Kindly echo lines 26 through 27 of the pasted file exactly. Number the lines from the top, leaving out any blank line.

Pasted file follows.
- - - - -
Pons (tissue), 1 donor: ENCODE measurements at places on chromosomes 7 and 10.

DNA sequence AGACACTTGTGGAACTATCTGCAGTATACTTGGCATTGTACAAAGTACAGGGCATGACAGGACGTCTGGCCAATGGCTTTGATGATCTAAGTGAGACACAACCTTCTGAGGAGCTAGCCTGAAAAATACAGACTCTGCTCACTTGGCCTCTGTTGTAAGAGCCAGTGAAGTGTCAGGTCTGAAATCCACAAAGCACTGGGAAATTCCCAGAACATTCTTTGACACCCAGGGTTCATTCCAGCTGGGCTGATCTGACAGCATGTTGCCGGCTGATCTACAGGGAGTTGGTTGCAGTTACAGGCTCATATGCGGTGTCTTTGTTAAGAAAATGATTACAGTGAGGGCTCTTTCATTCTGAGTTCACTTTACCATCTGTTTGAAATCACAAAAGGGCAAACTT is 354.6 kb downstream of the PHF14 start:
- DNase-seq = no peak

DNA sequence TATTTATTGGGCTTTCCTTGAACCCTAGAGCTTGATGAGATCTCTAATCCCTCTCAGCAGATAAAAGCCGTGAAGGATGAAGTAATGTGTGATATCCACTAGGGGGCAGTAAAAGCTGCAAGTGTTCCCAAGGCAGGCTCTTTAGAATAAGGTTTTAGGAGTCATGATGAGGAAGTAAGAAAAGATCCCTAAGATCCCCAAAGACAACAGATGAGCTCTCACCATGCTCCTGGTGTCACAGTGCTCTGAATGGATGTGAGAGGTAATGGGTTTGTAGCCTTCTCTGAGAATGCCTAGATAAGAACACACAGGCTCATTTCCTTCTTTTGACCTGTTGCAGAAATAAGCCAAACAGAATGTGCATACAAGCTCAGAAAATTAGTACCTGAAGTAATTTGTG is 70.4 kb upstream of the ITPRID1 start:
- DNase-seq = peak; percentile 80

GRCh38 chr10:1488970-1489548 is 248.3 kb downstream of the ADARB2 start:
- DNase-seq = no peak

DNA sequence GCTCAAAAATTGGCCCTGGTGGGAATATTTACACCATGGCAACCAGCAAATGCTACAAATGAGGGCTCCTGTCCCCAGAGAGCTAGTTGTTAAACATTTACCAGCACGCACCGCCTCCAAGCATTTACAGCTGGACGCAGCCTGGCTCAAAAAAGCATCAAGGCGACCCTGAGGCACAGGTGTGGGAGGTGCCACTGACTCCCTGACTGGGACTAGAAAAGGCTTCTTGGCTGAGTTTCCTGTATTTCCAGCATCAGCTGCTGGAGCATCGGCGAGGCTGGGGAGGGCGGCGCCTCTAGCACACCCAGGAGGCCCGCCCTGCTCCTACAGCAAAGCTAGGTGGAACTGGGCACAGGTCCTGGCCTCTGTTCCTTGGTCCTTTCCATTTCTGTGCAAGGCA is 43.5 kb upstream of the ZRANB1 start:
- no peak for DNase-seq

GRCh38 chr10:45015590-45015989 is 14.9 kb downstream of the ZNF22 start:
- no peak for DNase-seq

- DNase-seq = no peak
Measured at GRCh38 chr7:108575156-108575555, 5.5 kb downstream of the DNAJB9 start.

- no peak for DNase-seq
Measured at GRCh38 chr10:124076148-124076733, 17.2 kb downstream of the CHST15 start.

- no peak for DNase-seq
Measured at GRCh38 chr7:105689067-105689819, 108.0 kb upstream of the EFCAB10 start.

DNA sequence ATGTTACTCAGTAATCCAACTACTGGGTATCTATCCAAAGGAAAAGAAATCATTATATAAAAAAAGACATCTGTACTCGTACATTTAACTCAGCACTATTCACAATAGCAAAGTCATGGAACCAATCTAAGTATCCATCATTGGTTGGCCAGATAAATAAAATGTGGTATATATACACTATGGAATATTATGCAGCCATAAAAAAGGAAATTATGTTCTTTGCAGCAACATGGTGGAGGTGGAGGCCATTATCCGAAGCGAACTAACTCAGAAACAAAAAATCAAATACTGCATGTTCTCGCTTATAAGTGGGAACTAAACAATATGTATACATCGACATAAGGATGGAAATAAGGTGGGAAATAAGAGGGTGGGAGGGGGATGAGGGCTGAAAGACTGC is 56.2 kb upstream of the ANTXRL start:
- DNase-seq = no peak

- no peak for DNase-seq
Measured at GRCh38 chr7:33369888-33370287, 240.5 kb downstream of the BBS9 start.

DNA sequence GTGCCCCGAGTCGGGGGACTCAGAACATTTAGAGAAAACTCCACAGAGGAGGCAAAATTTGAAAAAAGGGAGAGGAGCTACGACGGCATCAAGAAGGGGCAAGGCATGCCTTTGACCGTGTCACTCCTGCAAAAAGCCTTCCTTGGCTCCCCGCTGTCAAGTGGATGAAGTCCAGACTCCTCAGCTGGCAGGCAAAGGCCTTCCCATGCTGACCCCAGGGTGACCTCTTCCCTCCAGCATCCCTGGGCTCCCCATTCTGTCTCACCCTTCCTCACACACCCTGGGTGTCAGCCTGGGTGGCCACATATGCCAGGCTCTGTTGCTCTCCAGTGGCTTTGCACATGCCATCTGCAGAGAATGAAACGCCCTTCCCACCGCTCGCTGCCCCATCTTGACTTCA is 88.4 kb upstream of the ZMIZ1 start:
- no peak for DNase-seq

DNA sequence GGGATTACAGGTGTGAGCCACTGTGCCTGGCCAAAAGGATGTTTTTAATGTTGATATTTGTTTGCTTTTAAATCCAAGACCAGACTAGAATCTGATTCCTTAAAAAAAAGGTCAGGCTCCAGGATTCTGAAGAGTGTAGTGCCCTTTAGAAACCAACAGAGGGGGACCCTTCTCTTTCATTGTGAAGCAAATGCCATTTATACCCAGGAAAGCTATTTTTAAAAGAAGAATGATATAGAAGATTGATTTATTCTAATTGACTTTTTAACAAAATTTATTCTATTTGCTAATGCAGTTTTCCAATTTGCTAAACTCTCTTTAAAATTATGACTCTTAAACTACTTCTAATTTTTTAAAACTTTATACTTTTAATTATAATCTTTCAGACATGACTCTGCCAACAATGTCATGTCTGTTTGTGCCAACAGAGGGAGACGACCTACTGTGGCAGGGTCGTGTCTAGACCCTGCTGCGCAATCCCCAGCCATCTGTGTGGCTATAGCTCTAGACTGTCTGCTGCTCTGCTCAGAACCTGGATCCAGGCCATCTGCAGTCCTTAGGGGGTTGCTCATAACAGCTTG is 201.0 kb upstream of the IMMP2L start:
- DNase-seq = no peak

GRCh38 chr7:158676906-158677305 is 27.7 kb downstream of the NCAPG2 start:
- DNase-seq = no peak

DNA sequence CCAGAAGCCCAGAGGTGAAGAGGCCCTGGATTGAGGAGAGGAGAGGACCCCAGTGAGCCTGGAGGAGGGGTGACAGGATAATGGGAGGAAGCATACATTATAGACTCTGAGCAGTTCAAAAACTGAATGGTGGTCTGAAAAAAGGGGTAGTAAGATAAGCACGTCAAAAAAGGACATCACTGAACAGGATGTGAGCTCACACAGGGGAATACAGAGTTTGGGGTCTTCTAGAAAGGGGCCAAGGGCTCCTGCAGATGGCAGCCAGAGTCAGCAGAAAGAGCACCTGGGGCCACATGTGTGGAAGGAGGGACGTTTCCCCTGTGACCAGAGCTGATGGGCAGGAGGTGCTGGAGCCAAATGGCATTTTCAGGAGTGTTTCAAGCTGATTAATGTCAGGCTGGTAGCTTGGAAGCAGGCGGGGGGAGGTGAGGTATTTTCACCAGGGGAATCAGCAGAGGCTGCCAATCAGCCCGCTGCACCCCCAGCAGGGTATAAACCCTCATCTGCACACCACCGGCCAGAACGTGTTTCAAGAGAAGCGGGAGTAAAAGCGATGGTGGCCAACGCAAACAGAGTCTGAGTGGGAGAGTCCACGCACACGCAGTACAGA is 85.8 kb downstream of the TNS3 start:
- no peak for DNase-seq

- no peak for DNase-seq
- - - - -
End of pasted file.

GRCh38 chr7:158676906-158677305 is 27.7 kb downstream of the NCAPG2 start:
- DNase-seq = no peak